Lebanese pound hits new low as national crisis continues

A new downward turn means that the Lebanese pound has lost more than 90 percent of its value on the informal market since October 2019. The World Bank has called it one of the worst financial crunches worldwide since the mid-19th century. Lebanon’s currency hit a new low against the dollar on the black market Monday. The pound, officially at 1,507 to the US dollar since 1997, was selling for 15,400 to 15,500 to the greenback on the black market, several money changers have stated.

After hovering around 15,000 to the dollar in mid-March, the unofficial exchange rate dropped to between 12,000 and 13,000 later that month before soaring back up in recent days. The last time the pound hit a low of 15,000 in March protesters took to the streets across Lebanon for over a week, blocking roads by burning tires.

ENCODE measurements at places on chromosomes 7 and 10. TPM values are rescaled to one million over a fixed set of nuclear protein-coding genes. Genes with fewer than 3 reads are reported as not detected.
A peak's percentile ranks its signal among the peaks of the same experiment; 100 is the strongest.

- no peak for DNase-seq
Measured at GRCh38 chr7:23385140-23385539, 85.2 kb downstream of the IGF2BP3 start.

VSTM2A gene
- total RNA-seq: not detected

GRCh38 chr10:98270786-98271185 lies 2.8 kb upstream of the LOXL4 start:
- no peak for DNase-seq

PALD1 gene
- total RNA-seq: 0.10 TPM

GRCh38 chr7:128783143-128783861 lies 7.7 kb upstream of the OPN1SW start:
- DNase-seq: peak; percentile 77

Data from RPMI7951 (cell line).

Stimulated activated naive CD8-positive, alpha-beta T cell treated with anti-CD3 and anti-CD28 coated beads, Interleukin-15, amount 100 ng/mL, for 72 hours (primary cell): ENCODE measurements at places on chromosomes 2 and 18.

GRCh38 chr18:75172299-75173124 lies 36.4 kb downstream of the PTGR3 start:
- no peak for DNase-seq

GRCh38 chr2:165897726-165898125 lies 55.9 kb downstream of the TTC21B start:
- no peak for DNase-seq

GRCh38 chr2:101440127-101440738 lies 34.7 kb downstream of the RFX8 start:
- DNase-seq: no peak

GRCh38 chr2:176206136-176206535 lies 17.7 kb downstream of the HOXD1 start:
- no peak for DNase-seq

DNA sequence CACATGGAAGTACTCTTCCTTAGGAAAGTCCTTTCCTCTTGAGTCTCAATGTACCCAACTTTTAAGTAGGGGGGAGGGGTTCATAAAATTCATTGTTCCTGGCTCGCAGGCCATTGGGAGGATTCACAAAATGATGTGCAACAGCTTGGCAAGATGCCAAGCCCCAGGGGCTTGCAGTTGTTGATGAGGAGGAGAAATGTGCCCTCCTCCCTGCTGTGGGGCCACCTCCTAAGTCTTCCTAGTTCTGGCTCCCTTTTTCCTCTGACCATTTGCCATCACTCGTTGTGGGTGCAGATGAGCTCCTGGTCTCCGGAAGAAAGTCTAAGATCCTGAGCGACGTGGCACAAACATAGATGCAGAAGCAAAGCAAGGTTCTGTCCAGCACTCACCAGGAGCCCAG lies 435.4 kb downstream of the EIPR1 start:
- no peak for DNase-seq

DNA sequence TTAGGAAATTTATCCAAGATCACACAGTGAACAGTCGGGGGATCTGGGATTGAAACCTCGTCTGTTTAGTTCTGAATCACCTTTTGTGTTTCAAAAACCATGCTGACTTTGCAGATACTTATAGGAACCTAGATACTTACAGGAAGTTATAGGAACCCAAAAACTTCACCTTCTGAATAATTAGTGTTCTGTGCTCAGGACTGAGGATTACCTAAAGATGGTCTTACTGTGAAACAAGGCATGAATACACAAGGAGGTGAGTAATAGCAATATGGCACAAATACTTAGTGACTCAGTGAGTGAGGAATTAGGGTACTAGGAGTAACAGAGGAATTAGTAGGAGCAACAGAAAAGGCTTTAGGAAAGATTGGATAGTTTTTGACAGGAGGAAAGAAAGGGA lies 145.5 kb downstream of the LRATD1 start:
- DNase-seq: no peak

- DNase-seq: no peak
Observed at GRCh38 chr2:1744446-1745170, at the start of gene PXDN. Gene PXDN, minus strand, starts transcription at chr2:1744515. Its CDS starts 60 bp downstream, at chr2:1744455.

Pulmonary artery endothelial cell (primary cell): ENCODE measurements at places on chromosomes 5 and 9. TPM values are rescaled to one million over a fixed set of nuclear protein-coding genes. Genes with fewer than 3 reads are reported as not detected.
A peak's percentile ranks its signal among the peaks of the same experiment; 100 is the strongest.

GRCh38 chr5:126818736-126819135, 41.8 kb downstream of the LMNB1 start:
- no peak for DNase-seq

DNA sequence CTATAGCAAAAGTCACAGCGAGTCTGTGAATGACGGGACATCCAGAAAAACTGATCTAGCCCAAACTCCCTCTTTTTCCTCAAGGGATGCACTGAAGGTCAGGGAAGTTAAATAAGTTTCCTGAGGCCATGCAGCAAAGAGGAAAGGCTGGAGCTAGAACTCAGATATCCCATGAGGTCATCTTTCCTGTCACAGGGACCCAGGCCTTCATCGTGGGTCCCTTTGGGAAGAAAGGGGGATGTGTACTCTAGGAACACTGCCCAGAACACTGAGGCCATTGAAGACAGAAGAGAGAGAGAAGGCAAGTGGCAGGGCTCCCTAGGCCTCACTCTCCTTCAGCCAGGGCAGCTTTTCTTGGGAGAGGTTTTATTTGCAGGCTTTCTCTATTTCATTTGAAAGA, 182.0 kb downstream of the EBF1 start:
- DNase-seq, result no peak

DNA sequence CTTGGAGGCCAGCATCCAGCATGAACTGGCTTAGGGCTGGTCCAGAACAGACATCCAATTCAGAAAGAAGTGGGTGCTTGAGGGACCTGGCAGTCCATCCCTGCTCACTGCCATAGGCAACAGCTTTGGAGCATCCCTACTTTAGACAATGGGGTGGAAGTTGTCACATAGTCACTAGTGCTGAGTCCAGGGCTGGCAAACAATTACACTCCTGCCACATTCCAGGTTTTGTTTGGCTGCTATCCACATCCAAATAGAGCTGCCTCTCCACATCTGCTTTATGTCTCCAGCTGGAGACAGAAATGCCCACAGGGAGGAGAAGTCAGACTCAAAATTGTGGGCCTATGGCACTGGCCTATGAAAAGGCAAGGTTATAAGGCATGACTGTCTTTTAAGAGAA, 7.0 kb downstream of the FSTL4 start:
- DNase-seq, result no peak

Lebanon has been without a fully-functioning government for ten months since the last one stepped down after a deadly port explosion in Beirut last summer. Politicians were unable to form a new cabinet even as foreign currency cash reserves plummeted, causing fuel, electricity and medicine shortages.

According to thearabweekly.com, the country, where more than half the population now lives in poverty, is in desperate need of financial aid but the international community has made any such assistance conditional on the formation of a new government to launch sweeping reforms.

Photo source: Dreamstime.com

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